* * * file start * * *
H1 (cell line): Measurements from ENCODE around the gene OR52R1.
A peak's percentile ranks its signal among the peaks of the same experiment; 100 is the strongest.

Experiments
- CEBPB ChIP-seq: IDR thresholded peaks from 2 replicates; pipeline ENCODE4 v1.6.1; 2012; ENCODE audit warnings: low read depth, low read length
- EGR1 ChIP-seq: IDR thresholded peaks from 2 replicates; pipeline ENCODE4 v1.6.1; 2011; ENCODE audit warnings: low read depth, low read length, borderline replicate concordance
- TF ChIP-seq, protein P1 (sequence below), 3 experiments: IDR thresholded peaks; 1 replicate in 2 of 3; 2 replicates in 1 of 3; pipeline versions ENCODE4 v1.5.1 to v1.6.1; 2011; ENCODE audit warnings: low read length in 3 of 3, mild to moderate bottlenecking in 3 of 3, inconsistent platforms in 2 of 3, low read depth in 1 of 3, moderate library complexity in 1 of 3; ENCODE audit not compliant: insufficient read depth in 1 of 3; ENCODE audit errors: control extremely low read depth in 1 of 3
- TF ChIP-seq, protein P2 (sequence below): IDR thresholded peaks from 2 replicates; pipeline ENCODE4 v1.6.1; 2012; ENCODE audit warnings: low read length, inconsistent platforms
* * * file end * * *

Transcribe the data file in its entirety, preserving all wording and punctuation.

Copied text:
H1 (cell line): Measurements from ENCODE around the gene OR52R1.
A peak's percentile ranks its signal among the peaks of the same experiment; 100 is the strongest.

Experiments
- CEBPB ChIP-seq: IDR thresholded peaks from 2 replicates; pipeline ENCODE4 v1.6.1; 2012; ENCODE audit warnings: low read depth, low read length
- EGR1 ChIP-seq: IDR thresholded peaks from 2 replicates; pipeline ENCODE4 v1.6.1; 2011; ENCODE audit warnings: low read depth, low read length, borderline replicate concordance
- TF ChIP-seq, protein P1 (sequence below), 3 experiments: IDR thresholded peaks; 1 replicate in 2 of 3; 2 replicates in 1 of 3; pipeline versions ENCODE4 v1.5.1 to v1.6.1; 2011; ENCODE audit warnings: low read length in 3 of 3, mild to moderate bottlenecking in 3 of 3, inconsistent platforms in 2 of 3, low read depth in 1 of 3, moderate library complexity in 1 of 3; ENCODE audit not compliant: insufficient read depth in 1 of 3; ENCODE audit errors: control extremely low read depth in 1 of 3
- TF ChIP-seq, protein P2 (sequence below): IDR thresholded peaks from 2 replicates; pipeline ENCODE4 v1.6.1; 2012; ENCODE audit warnings: low read length, inconsistent platforms